Discover more from Kindred Spirits
on good conversations
what does it take to have an "unrehearsed intellectual adventure"?
In my note-taking app—a glorious cobwebby mess of lines and dots and lightbulb connections—I have a folder titled, simply, 'people'. It is home to notes and relics from conversations I wish I could've recorded in their entirety, knowing that I experienced a powerful human experience but painfully aware that the coarse weave of my mind might remember very little.
Almost always after these conversations, one thought rings as clear as a bell on a bright summer's day — that many things classify as art even if you wouldn't see them on the walls of a museum. Good conversation is one of those things.
The art of conversation is to weave together the threads of existence, reality, and experience. It takes courage to do this weaving: we leave ourselves open to judgement, taking a gamble on whether we'll plant the seed of mutual understanding or sudden indifference.
It's easy enough to describe what a good conversation feels like: weights being lifted off shoulders, solitude cracking wide open, lightbulbs flaring to life in a cobwebby corner of the mind.
It's equally difficult to describe how to have a good conversation. After all, the art of good conversation doesn't have well-defined rules. But at the same time, it places some pretty high demands on our capabilities.
Cicero wrote down a few rules for us in 44BC, and The Economist summarises it thus:
The rules we learn from Cicero are these: speak clearly; speak easily but not too much, especially when others want their turn; do not interrupt; be courteous; deal seriously with serious matters and gracefully with lighter ones; never criticise people behind their backs; stick to subjects of general interest; do not talk about yourself; and, above all, never lose your temper.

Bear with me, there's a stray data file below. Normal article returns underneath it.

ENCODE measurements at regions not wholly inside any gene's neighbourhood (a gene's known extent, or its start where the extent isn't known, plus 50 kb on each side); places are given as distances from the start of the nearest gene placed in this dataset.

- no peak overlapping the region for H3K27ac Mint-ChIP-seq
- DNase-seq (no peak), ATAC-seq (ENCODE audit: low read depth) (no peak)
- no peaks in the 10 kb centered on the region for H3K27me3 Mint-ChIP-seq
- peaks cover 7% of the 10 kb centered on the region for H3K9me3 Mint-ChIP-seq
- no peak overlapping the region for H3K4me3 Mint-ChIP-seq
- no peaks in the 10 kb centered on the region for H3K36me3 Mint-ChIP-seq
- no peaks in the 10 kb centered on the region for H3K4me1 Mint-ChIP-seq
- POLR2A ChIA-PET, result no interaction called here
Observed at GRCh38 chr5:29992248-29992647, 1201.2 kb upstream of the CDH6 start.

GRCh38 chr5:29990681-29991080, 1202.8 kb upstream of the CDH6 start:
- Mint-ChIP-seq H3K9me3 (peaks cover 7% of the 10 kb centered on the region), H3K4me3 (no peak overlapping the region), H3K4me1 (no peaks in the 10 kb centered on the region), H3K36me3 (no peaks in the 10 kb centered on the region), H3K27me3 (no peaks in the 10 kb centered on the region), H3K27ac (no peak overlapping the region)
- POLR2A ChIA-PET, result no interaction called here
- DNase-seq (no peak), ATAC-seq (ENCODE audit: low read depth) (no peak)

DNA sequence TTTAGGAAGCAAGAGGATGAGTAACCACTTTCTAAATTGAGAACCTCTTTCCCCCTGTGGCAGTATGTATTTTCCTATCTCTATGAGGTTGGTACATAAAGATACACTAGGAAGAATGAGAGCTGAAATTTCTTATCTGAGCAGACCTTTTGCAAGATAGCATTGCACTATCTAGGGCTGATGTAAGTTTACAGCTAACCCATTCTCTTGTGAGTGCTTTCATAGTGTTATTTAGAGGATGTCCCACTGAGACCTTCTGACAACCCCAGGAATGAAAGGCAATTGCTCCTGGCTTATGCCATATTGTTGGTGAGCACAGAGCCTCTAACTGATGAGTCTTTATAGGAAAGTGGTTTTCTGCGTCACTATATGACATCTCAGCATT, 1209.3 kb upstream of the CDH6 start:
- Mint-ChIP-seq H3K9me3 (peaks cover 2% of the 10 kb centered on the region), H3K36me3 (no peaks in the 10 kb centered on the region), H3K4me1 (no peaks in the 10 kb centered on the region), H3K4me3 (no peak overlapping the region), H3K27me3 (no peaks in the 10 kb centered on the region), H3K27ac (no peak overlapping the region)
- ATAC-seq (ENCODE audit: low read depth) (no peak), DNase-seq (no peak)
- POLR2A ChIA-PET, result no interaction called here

Probably only two cardinal rules were lacking from Cicero’s list: remember people’s names, and be a good listener.
Let's start there, then, with the most common piece of advice I've heard: to listen. Not paying attention gives off heady signals of boredom and a lack of interest. But I'm convinced that's not all there is to a good conversation.
See, when we first strike up a conversation with someone, we are on either end of a dense thicket. Meeting in the middle means each of us needs to cut through our share of cognitive noise, speak and listen in turns. Only then does the conversation feel rewarding. But when someone cuts through the entire thicket and emerges scratched and torn while the other hasn't moved a foot, it doesn't feel meaningful — it just feels like work. It feels like a monologue. It feels lonely.
No, I think the recipe for a good conversation takes much more than listening. I like to think of each conversation as a microcosm encompassing what it means to be human. To quote Barbara Walters of the "Today" show:
...that means genuine interest on both sides, opportunity and respect for both to express themselves, and some dashes of tact and perception. Conversation can be such pleasure that it is criminal to exchange comments so stale that neither really listens.